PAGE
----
This study is prepared under the Contract “Provision of Services from the Phare Countries” in the framework of “Multi Country Statistical Cooperation  Pilot Projects on Statistics”, Component: Agricultural Sector Modelling. The objective of the study is to develop and test an approach for using data from the Farm Accountancy Data Network (FADN) and other data sources for generation of input use coefficients per Agricultural Activity[1]. The work is based on 2 principle data sources: Ø Farms’ data from the Latvian FADN database, developed at the LSIAE, Ø The data on input coefficients available from existing ASMdata bases in Latvia (at the LSIAE). All the calculations done are based on data from 1999  the last year for which data from all sources are available. The tasks of the study were formulated as: Ø to outline an approach for continuous generation of input data per activity in Latvia; Ø to develop recommendations for approaches to be applied in other CC’s. According to the ToR, the objective of this subproject is not to be a onetime (adhoc) exercise, rather to elaborate a methodology which can be applied regularly and which would provide a regular data flow to Eurostat concerning the input coefficients. Eurostat has proposed a minimum level of detail of the inputs, which is in line with the level of detail in the EAA and AgrIS. This include input data about: Ø seeds, Ø energy (electricity, gas, other), Ø fertilizers (manure, purchased), Ø plant protection (pesticides), Ø veterinary expenses, Ø animal feed (farm produced, supplied by other agricultural holdings, purchased outside agriculture), Ø maintenance of materials and buildings Ø agricultural services; Ø other goods and services. If more detail were available on for example fertilizers (nitrogen, phosphate, potash) this would be favourable. The study was carried out in several stages: Ø In the first step the existing set of input coefficients was examined. Focus was put on the approaches currently applied for generating these data, including the evaluation of their consistency to EAA and other statistics. Ø Based on the above, the methodology was elaborated and tested how Latvian FADNdata can be used to upgrade the set of input coefficients, and the issues were outlined. Ø Finally, a set of input use coefficients per agricultural activity was generated and an analysis of data reliability was carried out, calculating and evaluating the difference between the desirable level of costs per sector, calculated as generated input coefficients multiplied with the relevant activity level on the one hand, and the value of the correspondent cost item according to. This report represents the findings of the study, and consists on three major chapters, according to the stages of the work done. Also the concluding part, where the summary and main conclusions are presented, is added. From all the activities and cost items only those covered by the analysis of this study are discussed in the report. 1. CURRENT SITUATION IN LATVIAThe Latvian State Institute of Agrarian Economics (LSIAE) carries out the development of Economic Accounts for Agriculture (EAA) and its gradual implementation in Latvia since 1994. From the European Union (EU) side, experts from the ASA Institute of Sector Analyses and Policy Advice in Bonn, Germany were the main advisers during all this time. Currently, LSIAE is working on establishing an integrated database, which could find broader use for policy analysis purposes. In the course of that work the contacts with the Central Statistical Bureau (CSB), the Latvian Agricultural Advisory and Training Centre (LAAC), the Latvian Agricultural Trading Agency (LATA) and other institutions collecting data have been established and suitability assessment of the available information for EAA needs has been performed. The main data source for EAA is Central Statistical Bureau (CSB). The agricultural unit of the CSB provides most of the information. According to the CSB structure of the data collection, there are 2 groups of data: Ø covering the entire agricultural sector (e.g. data collected from processing enterprises about the sales of products). Ø covering activities of the main groups of Latvian agricultural producers: agricultural companies and state farms, on one hand, and individual  family farms. Information from individual (family) farms is obtained from sample survey taking place twice a year – in June and in November. In 1999 it included 13 000 farms or approximately 10 % of farms with at least 1 ha of utilized agricultural area or producing specific products for sales on less area. The sample of the survey has been designed on the basis of agricultural holdings Register maintained by CSB. Although we should admit, data from these surveys not always are based on accountancy, and especially the economical (financial) results must be treated with some reservation. Statistical reports of agricultural companies are collected directly and, mostly are based on accountancy data. It gives some more inside information about their economy. However, as the weakness of this data source, the limited representativeness for the whole sector should be outlined, because the share of this type of farms (agricultural companies) in total agricultural output has considerably decreased during the restructuring process, taken place in last decade. In 1999 it was just 23 %. Some information is taken also from other sources: for example, prices for the valuation of self – produced stock are obtained from the LAAC. 1.1. Approach and structureThe activity  based accounting approach (ABTA) is used for EAA calculation in Latvia and an EXCEL tool applied. The Accounting framework is composed of 5 main blocks: Output Generation, Output Use, Input Use, Input Generation and Level (crop area and livestock number per activity). Prices are forming a separate block in this framework (Figure 1). Thus in Latvian ABTA the columns are representing the production activities (output and input generation and use). Rows are representing the products and input items according to the different activities. Figure 1. ABTA accounting framework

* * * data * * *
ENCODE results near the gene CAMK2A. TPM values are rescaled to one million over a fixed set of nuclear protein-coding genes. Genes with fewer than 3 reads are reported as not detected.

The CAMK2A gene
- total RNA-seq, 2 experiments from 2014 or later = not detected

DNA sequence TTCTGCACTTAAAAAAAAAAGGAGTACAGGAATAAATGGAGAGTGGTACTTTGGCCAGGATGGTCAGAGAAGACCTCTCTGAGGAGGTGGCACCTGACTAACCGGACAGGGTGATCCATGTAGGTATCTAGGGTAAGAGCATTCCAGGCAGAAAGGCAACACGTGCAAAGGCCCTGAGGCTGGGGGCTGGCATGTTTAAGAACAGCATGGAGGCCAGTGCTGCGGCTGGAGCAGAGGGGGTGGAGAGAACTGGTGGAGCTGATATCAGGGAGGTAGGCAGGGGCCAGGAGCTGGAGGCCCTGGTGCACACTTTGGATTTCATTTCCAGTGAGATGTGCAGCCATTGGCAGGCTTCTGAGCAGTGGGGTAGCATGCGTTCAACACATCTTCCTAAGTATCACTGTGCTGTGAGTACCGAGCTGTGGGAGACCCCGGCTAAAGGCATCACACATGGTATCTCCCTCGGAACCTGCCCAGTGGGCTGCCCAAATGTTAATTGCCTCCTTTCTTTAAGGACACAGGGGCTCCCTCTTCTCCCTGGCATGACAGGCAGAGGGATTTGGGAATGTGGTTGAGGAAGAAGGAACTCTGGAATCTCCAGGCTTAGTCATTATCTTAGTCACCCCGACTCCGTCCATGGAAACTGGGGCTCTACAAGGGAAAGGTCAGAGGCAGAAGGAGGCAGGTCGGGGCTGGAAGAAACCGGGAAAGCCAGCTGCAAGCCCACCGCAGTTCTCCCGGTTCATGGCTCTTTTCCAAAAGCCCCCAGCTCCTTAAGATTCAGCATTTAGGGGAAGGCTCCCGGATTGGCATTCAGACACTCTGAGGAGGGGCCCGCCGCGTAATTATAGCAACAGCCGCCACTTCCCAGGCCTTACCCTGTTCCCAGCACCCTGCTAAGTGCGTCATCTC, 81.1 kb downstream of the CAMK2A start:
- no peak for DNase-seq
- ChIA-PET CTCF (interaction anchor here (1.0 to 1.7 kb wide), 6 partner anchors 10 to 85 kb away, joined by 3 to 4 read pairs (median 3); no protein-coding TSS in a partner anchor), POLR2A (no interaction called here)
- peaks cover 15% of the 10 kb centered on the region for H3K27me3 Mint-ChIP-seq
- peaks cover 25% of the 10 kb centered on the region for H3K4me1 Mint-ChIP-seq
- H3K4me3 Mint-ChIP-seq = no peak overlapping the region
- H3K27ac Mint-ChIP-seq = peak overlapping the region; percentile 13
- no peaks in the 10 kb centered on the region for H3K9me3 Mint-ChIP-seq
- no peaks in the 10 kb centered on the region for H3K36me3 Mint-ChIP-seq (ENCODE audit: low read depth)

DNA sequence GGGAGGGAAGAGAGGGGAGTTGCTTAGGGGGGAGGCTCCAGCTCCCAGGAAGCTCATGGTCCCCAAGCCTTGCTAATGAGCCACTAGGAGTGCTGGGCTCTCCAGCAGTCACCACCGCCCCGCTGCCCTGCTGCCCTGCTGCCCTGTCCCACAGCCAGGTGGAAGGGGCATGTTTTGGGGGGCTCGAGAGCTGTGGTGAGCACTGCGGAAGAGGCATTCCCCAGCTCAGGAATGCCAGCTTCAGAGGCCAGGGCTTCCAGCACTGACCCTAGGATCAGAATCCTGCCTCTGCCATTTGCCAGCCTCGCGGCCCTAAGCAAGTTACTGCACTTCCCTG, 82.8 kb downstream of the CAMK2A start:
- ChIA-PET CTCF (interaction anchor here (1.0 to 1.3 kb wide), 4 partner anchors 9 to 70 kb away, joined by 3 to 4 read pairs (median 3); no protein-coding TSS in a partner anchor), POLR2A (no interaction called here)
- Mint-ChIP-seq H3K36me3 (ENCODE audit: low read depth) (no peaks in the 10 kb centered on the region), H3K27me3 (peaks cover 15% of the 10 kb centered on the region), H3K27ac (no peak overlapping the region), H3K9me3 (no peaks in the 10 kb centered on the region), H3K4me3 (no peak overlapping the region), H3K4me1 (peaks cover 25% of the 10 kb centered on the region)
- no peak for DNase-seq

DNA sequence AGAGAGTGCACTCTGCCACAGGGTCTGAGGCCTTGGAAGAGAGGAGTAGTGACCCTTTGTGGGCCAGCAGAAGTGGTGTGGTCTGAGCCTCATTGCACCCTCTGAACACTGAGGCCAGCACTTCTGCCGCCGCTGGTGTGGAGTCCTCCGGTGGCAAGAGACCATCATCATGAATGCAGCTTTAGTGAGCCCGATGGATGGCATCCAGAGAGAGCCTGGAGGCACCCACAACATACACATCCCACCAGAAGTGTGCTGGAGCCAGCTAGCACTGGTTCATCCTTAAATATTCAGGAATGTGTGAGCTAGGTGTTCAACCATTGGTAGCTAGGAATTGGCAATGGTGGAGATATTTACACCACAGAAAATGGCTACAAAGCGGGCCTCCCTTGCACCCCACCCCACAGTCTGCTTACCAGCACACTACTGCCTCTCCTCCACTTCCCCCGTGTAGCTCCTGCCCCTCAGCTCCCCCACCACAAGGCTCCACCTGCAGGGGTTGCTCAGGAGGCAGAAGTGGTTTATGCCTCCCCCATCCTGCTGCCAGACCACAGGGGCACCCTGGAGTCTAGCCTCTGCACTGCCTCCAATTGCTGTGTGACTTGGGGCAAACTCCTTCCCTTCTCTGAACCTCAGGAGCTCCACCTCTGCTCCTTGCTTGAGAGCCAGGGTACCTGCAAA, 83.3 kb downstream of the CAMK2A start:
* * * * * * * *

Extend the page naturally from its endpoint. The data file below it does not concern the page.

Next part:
The structure of this approach enables consistency and plausibility checks since it covers the total agricultural production by supply and demand, and by outputs and utilised inputs. Consistency checks compare the amount of supply (production statistic) and the aggregate amount of market and nonmarket use (supply balances) for each product. Similarly the aggregate input use by production activities has to be equal to the domestic supply of agricultural inputs. 1.2. Current input coefficientsThe detailed description of the input use per each crop and livestock production activity is not available in statistics. CSB can provide input use data only for the sector in total by the main input items, because only the data about the input use in the whole sector are available from statistical reports. In 1995 as the main data source for input use coefficients the special studies, called “Analytical reviews by sectors”, were used. These reviews were made by the groups of researchers, established to work out the concept of further development of Latvian agricultural sector. In the framework of those studies also the input use levels per different activities were investigated. In 1996 these coefficients were updated using gross margin calculations done by LAAC, based on the data from LAAC demonstration and bookkeeping farms. For 1999 the input use coefficients were updated again, based on some more recent farm surveys. More detailed description of used data sources and expert estimations is given in the next chapter. 1.2.1 Data sources and calculationSeeds and planting stockData on grain, potatoes and vegetables are obtained from the CSB farm survey data on consumption of selfproduced inputs in individual farms, while data about the selfproduced and purchased input use in agricultural companies and in state farms was taken from their annual statistical reports. Concerning the use of seed in 1999 calculations the data from Ministry of Agriculture, calculated according to average standards, have been used. The use of selfproduced seed has been valuated in internal consumption prices (depending on type of product, they were assumed as 90100% of farm gate price). Purchased seed is accounted in farm gate prices. For the rest of products seed consumption standards from LAAC gross margin calculations have been used and prices have been assessed by the expert method, based on different available data sources. Petrol and lubricantsThere are data from LAAC gross margin calculations used in approximation of expenditures on petrol and lubricants in crop sector. The costs of agricultural services also are taken from these data. There were special coefficients calculated by LSIAE describing the share of petrol and lubricants in the total costs of agricultural services. Cost calculations from the development programmes for dairy, beef and pork sectors have been used as input data source for the livestock production. For the rest of activities in livestock sector the costs have been assessed using the expert method. Electricity, fuel for heatingData from LAAC book keeping farms, which are specialised in a particular production activity (grain, potatoes, sugar beet, vegetables, dairy, beef, pork), are used in the calculation of expenditures on electricity in crop sector. For other activities, the calculations, which were done for the sector development programmes, are used, or, alternatively, data from similar activities, applying the expert method, were used. Fertiliser and soil improversUse of fertilisers by crop production activity is obtained from CSB survey, which covers state farms and agricultural companies and reports consumption of fertiliser (in pure substance) and manure by type of activity in particular cropping year. For individual farms the use of fertiliser is report only as total figure. To get specification, the proportions between the different types of substance calculated from the companies’ survey are applied. The price of fertiliser is obtained by dividing the total costs for fertiliser and soil improver (less purchased manure, the share of which is assessed by expert method) by the amount of pure substance in the used fertiliser. The price proportions between elements N, P and K are the same as used by LAAC 1:4:2.5. Plant protection productsData on consumption of plant protection products by activity are obtained from pesticide consumption normative, reported in LAAC gross margin calculations, where they are given separately  for farms with intensive and extensive production. Average indicators for the whole activity are calculated as average weighted, where the proportion of high and low yield areas (reported in CSB Structural Survey) are taken as weights (based on expert assumption about the yield threshold to be counted as intensive production) Veterinary expensesData about veterinary expenses on one animal or fowl are taken from LAAC gross margin calculations. Data about the numbers of animals and fowls is taken from data of CSB about farms in Latvia. FeedingstuffsData of consumption and prices of feeding stuffs are taken from LAAC gross margin calculations. Maintenance of materials and buildingsData about equipment and buildings maintenance costs in crop sector are taken from LAAC gross margin calculations like expenditures on services. There is a special coefficient, calculated by LSIAE, which describes the share of maintenance costs in the expenditures on agricultural services. For livestock production cost calculations (dairy, beef and pork sector) “Analytical reviews by sectors” have been used as data source; for the rest of activities in the sector the expert method has been applied. Labour costs Labour costs are based on labour consumption standards developed for activity development programmes; where not available, data for similar production activities are used. An average labour cost 0.65 LVL/h was assumed for 1999 (including social costs). RentIn most cases the level of land rent payments is taken from FADN database, in particular from farms with specialisation in crop production activities. To evaluate rent payments on fodder areas, FADN data about rent payments in specialised dairy farms were used. Interest paidThere are data from LAAC gross margin calculations used in approximation of interest paid in crop production activities. There were special coefficients calculated by LSIAE describing the share of interest paid in the total costs of agricultural services, for which the rate per ha is given form most of crop production activities. Coefficients are calculated based on estimated capital costs, share of credits in financing the purchases of capital goods and average interest rate available for producers. In livestock production the values of interest paid per activity unit are taken from FADN data analysis  data from farms with specialisation in particular activity. 1.2.2 Summary of current input use coefficientsTable 1. Input use coefficients per head of livestock production activity Table 2. Input use coefficients per ha of crop production activity Table 2 (continuation) Input use coefficients per ha of crop production activity